House Oversight Committee ranking member Rep. Jim Jordan (R-OH). Photo: Alex Wong/Getty Images

Rep. Jim Jordan has sent a letter to State Department official Philip Reeker asking why his deposition as part of the Democrats' Ukraine investigation was moved to Saturday, and encouraging him to instead testify on a business day.

Why it matters: The letter, obtained by Axios, is the latest move by Republicans to try and gain a level of control over Democrats' impeachment inquiry.

  • Jordan is the top Republican on the House Oversight Committee.
  • Reeker is the acting assistant secretary in the Bureau of European and Eurasian Affairs.

On Wednesday, roughly 30 House Republicans attempted to force entry into deputy assistant secretary of defense Laura Cooper's closed-door hearing, causing a 5-hour delay.

  • Jordan and other top Republicans on the committees also sent a letter to House Intelligence Committee Chairman Adam Schiff on Wednesday scolding him for failing to call the whistleblower to testify.

What he's saying: Jordan, who says that Republicans have been excluded from deliberations about scheduling, says he and other GOP members are "surprised and disappointed" that Reeker agreed to appear on a Saturday.

  • He argues that Schiff selected the date to "further limit Member attendance and participation."
  • Jordan adds that Republicans "encourage" Reeker to testify on a different day to "allow robust Member attendance and participation."
  • Chad Pergram of Fox News first reported on the letter.

Read the letter:

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Joe Biden is calling for the winner of November's presidential election to select Ruth Bader Ginsburg's replacement on the Supreme Court.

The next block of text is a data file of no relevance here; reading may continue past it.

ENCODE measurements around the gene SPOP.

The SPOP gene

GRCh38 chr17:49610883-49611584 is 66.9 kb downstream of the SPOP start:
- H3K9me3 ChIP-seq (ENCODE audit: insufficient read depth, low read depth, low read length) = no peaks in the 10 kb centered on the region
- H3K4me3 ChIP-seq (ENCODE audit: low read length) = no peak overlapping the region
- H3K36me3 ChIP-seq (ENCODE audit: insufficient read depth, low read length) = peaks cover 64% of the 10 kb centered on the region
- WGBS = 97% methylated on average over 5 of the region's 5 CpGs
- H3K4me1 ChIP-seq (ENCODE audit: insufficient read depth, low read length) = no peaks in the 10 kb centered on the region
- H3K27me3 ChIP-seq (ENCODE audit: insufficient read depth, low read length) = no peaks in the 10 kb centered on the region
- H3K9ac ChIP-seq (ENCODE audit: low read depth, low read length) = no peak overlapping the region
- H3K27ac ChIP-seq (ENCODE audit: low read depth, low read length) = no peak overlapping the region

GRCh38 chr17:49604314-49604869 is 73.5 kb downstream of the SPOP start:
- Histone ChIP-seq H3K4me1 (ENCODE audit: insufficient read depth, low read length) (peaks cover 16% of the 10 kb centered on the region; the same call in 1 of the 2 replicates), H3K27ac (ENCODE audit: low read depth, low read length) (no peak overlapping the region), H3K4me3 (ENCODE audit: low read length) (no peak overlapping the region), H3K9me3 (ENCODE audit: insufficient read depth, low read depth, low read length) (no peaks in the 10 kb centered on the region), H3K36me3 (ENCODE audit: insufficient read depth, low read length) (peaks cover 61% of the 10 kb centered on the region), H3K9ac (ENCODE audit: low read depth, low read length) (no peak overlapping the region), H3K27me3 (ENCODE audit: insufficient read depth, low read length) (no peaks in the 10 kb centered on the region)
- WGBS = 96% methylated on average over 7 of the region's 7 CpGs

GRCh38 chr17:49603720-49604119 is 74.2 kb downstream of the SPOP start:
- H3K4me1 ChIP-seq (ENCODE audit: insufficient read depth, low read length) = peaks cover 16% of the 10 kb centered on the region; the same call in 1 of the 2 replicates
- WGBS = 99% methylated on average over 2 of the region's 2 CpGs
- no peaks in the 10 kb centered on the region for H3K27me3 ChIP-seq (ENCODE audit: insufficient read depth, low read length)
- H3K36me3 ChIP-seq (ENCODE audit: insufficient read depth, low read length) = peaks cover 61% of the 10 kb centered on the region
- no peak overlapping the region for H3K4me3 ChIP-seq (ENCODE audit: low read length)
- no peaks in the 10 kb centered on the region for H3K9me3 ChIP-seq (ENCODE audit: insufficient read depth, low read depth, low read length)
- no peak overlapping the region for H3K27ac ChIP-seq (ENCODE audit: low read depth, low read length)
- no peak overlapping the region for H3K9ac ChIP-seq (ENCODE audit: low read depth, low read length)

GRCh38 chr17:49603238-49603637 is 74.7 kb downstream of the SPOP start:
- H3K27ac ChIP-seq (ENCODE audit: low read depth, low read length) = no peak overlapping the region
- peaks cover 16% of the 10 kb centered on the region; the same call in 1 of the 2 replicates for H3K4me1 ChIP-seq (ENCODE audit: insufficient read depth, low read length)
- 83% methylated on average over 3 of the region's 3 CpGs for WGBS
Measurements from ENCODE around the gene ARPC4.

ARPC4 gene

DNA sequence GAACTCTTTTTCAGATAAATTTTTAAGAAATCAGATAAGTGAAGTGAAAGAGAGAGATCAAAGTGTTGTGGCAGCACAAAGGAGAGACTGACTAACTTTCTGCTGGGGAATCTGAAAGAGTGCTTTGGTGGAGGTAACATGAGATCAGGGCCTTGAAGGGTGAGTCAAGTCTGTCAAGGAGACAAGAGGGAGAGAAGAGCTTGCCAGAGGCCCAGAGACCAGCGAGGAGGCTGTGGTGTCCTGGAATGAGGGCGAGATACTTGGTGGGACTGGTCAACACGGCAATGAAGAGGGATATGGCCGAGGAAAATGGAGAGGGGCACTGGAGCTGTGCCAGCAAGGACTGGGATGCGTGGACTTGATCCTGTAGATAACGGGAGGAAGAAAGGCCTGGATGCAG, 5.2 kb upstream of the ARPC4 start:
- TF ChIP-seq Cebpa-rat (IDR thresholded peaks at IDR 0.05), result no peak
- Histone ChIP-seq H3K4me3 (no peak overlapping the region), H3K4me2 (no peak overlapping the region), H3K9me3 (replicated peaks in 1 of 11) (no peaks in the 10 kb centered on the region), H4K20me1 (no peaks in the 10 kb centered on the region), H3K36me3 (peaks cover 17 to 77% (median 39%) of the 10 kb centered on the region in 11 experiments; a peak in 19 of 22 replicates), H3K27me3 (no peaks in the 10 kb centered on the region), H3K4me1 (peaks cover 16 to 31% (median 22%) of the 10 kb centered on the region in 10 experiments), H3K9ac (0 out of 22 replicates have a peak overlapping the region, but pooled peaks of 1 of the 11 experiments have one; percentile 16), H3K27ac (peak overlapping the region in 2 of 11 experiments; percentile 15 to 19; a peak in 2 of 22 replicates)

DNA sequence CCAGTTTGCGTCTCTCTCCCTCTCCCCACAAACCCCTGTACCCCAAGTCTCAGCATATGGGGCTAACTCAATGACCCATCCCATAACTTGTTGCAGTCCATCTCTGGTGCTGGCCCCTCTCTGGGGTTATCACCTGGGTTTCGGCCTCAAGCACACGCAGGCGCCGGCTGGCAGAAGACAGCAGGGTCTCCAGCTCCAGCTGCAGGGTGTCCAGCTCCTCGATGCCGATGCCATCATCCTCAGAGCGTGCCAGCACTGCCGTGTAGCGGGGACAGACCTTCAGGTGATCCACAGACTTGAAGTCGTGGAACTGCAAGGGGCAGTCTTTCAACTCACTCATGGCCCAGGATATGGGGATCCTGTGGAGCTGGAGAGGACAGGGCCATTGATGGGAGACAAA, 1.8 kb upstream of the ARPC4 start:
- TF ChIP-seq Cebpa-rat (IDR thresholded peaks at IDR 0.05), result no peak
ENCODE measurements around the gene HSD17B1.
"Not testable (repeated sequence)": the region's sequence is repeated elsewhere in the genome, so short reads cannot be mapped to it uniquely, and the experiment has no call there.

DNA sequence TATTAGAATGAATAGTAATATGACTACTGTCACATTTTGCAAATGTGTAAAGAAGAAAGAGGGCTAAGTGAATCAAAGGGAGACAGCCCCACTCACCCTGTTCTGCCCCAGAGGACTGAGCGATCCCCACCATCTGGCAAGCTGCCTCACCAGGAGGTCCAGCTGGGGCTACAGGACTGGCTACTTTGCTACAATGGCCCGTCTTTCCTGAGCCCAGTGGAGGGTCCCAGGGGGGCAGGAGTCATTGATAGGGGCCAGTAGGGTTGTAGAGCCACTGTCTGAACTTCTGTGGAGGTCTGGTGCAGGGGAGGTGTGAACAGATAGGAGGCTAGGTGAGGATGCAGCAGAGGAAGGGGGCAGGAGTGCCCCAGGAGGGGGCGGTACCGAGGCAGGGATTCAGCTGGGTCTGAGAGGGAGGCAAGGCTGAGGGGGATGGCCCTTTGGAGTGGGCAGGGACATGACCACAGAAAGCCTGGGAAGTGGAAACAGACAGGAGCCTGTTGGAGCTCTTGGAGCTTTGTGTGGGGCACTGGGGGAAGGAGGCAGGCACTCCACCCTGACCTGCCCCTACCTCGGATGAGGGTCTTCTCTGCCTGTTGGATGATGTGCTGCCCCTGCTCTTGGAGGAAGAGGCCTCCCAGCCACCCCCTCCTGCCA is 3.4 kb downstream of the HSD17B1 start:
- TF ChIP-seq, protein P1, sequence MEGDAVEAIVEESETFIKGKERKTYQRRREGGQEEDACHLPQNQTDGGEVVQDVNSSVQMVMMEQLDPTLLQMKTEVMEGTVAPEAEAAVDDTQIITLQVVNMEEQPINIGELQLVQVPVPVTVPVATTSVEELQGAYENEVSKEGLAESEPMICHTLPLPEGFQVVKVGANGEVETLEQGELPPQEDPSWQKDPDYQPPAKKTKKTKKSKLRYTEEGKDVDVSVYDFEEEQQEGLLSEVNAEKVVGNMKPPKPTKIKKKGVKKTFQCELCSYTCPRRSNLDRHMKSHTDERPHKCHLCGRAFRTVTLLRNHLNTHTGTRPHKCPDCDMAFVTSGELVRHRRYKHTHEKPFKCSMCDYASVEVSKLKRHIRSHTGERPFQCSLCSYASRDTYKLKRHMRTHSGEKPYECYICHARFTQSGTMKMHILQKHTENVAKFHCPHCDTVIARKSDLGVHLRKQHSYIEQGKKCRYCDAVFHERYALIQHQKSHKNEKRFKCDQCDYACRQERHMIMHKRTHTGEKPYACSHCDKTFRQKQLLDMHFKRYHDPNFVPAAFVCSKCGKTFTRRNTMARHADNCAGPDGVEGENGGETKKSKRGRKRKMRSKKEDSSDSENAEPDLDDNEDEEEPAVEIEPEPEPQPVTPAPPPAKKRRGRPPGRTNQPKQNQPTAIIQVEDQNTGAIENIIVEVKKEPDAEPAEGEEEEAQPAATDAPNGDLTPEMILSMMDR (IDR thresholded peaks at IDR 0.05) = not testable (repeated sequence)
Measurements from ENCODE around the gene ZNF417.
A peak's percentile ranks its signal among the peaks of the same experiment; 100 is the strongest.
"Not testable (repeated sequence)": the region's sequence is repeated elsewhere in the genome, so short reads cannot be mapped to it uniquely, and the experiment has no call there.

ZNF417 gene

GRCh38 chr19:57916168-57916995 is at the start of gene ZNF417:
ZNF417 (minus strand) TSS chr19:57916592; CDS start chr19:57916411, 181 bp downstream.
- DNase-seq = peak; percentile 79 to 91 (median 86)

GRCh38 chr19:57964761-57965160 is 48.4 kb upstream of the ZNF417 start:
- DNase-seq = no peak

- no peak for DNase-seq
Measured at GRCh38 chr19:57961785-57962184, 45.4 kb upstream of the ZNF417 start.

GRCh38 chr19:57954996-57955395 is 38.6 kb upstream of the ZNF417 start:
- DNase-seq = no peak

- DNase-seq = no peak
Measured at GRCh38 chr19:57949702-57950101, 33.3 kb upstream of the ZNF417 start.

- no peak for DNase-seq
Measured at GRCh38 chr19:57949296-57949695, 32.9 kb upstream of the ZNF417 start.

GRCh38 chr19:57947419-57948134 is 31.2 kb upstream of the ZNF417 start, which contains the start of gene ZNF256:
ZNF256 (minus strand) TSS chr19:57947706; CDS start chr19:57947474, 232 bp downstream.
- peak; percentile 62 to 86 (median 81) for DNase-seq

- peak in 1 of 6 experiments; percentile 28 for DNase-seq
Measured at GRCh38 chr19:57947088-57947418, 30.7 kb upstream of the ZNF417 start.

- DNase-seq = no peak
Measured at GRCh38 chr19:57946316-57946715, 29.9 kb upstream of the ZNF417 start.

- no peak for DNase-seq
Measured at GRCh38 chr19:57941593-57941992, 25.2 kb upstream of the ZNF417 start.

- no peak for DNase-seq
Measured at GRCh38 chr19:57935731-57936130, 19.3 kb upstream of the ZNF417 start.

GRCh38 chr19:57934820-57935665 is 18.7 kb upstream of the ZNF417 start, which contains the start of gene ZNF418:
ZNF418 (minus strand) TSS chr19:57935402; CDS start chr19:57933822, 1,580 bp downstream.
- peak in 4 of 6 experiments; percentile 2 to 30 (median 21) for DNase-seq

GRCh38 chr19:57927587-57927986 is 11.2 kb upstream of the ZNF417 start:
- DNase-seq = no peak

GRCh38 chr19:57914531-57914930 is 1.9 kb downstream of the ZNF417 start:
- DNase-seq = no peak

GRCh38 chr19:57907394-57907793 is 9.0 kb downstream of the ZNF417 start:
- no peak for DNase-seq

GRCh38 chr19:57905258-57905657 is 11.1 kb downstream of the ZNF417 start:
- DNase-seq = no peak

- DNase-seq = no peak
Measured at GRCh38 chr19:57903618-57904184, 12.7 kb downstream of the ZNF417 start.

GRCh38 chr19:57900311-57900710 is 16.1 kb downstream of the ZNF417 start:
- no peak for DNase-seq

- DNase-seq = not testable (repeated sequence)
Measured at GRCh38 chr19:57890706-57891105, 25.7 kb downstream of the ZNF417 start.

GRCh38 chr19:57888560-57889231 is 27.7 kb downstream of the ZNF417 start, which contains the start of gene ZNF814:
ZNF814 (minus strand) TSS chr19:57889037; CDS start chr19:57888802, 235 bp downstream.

What he's saying: "[L]et me be clear: The voters should pick the president and the president should pick the justice for the Senate to consider," Biden said. "This was the position the Republican Senate took in 2016 when there were almost 10 months to go before the election. That's the position the United States Senate must take today, and the election's only 46 days off.

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President Trump will move within days to nominate his third Supreme Court justice in just three-plus short years — and shape the court for literally decades to come, top Republican sources tell Axios.

Driving the news: Senate Majority Leader Mitch McConnell and Senate Republicans are ready to move to confirm Trump's nominee before Election Day, just 46 days away, setting up one of the most consequential periods of our lifetimes, the sources say.

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